For the normal opening of the apparatus during the day, i.e., for air-cooling and sweet water recovery, the fans 4 and 4a draw warm ambient air into the tower through the intake opening 9 in the direction of arrow A and force the air in two partial streams through the lower shaft 6 and the upper shaft 6a as represented by the arrows B and C.
The air traversing the evaporator 18 in the direction of arrows B is thereby cooled and hence cold air is distributed and dispersed downwardly in the direction of arrows D, water being recovered and passing into the tank 12a in the direction of arrows E. The heat is discharged in the partial airstream C which emerges at the upper end in the direction of arrows F as a warm airstream.
The intake power of the blowers 4 and 4a are so dimensioned that the larger portion of the ambient air is forced through the upper air guide channel containing the condenser of the refrigeration unit to ensure sufficient heat abstraction therefrom.
Since the cold air directed downwardly sinks because of its greater specific gravity, a cold air layer is provided over the region which is to be treated to a level depending upon the height of the support post 10. The upwardly directed warm air thus does not mix with the lower layer of cold air. The condenser from the airstream which is cooled is collected in the reservoir 12 for further use.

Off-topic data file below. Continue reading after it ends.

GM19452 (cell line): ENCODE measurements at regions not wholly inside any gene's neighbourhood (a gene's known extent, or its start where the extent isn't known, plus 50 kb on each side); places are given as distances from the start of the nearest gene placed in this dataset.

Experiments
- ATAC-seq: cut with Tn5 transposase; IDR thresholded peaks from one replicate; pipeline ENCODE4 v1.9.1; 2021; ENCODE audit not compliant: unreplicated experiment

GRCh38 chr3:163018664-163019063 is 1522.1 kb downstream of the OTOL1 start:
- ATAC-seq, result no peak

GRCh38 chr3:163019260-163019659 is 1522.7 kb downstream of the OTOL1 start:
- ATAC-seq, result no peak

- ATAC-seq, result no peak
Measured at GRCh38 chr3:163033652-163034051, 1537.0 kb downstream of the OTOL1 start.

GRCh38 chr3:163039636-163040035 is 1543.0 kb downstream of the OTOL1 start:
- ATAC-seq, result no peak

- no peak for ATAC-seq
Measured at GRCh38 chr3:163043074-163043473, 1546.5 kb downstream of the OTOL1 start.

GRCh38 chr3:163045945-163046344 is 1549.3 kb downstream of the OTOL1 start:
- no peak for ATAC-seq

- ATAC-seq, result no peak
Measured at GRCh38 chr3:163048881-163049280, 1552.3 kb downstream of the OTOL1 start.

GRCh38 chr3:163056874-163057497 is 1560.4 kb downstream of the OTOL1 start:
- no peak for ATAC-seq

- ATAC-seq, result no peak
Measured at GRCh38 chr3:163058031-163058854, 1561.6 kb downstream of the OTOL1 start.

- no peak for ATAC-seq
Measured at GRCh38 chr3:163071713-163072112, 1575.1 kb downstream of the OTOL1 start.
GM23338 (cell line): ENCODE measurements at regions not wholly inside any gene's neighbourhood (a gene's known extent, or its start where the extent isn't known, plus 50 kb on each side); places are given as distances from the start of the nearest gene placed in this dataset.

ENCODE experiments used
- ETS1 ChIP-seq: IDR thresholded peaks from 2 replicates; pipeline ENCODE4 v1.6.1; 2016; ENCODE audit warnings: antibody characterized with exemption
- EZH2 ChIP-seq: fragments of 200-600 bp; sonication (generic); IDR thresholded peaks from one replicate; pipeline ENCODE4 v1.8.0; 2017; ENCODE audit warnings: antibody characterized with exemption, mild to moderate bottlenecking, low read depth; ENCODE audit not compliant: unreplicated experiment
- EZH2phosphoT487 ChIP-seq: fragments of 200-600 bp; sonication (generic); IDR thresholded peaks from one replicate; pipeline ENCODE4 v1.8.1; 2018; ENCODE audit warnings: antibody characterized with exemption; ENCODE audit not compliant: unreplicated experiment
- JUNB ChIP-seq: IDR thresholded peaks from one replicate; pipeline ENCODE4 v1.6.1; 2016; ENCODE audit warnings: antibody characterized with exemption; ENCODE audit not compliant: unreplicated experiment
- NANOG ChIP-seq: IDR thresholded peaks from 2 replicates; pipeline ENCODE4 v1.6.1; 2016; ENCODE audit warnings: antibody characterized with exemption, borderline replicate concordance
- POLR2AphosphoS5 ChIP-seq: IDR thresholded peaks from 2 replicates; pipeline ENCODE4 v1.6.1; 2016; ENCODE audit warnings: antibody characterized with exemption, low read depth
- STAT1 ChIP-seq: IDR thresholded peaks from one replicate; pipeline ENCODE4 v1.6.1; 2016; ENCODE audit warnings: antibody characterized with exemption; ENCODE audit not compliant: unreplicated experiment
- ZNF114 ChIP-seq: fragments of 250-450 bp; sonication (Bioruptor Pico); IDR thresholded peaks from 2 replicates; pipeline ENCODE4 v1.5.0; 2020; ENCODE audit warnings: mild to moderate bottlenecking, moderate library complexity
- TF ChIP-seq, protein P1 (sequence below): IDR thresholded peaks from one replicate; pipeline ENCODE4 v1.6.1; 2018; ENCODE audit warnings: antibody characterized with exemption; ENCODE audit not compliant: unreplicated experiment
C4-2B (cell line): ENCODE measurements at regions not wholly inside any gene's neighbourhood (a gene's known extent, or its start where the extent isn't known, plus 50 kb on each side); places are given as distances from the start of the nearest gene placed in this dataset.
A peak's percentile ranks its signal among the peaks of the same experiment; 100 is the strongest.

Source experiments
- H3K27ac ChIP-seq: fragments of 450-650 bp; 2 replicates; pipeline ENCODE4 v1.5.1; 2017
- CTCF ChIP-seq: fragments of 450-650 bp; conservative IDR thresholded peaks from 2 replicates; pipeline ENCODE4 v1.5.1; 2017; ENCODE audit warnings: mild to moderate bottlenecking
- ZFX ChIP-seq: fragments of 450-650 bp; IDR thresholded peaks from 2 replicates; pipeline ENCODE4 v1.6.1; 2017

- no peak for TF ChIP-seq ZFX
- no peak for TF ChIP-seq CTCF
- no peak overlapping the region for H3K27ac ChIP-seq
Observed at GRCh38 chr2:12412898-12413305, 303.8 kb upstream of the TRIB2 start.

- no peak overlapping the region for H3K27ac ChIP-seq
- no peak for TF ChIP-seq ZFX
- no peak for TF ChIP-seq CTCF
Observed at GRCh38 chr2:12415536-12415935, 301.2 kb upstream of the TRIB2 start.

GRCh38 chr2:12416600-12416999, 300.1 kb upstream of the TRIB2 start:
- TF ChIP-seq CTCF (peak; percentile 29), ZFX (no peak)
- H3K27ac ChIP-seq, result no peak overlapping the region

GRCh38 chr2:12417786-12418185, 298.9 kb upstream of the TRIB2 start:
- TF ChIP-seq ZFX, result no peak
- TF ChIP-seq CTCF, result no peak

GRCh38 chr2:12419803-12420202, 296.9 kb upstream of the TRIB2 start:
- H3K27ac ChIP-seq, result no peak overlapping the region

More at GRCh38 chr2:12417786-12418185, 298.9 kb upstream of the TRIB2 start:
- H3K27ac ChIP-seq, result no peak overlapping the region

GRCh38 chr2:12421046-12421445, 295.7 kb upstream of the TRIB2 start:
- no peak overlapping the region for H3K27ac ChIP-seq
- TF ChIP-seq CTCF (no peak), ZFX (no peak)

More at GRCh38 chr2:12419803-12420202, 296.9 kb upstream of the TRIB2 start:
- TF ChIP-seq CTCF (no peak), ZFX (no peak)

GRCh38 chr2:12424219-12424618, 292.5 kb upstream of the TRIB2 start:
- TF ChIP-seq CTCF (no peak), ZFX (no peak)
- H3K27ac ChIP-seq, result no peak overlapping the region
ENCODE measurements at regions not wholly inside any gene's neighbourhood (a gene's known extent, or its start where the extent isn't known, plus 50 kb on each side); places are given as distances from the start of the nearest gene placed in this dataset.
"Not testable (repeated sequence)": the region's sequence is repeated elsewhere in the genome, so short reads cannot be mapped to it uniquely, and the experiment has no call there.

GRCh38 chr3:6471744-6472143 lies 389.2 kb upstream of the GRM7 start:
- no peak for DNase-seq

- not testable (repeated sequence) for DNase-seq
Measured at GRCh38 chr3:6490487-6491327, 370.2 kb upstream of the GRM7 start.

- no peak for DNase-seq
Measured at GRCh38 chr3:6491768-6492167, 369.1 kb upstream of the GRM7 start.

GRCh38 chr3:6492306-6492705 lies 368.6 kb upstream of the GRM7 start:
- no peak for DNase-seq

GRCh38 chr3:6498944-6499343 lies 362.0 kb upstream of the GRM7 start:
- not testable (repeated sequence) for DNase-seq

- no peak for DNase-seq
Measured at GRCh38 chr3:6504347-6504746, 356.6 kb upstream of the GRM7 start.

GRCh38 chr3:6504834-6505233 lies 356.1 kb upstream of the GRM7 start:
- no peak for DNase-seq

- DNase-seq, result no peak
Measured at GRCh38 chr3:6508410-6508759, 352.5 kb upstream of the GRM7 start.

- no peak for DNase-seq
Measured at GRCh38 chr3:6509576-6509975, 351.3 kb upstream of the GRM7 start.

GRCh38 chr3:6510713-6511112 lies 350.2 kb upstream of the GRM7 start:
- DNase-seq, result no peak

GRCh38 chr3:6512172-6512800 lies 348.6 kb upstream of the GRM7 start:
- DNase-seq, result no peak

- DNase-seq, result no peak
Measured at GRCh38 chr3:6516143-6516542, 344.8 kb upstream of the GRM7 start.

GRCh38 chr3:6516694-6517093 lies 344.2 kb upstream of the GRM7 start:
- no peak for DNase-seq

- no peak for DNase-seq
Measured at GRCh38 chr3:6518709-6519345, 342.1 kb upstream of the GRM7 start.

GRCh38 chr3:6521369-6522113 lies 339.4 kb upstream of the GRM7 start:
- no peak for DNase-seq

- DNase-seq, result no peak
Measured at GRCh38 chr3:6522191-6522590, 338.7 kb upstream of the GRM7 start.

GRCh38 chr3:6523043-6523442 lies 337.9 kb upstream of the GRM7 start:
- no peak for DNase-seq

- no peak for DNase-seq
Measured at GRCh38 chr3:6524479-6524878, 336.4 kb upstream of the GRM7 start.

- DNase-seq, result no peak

FIG. 2 shows the system of FIG. 1 as it is employed for the recovery of potable water exclusively during winter or evening operations, for example, where ground-level cooling is not required. In this case, the openings 8 are unblocked and the blower 4 is reversed.
The environmental air is thus drawn inwardly through the lower air guide passage 1 and the intermediate air intake 9 and passes through both the evaporator 18 and the condenser 17. On the evaporator 18, a condensate forms which is collected in the reservoir 12. This arrangement permits a much larger quantity of environmental air to traverse the cooling surfaces of the evaporator 18 and thus gives rise to a high rate of production of potable water.
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|U.S. Classification||62/93, 62/121, 62/272, 62/419|
|International Classification||F24F5/00, F25D17/00, F25D21/14, C02F1/18, F25D17/06|
|Cooperative Classification||F25D21/14, F24F5/00, F25D17/00, F25D17/06, C02F1/18|
|European Classification||F25D21/14, F25D17/06, F24F5/00, F25D17/00, C02F1/18|
|Mar 15, 1984||AS||Assignment|
Owner name: NASSER GAMAL EL DIN, EGENHOFERSTRASSE 2, D-8039 PU
Free format text: ASSIGNMENT OF ASSIGNORS INTEREST.;ASSIGNOR:LINDE AKTIENGESELLSCHAFT;REEL/FRAME:004232/0508
Effective date: 19810220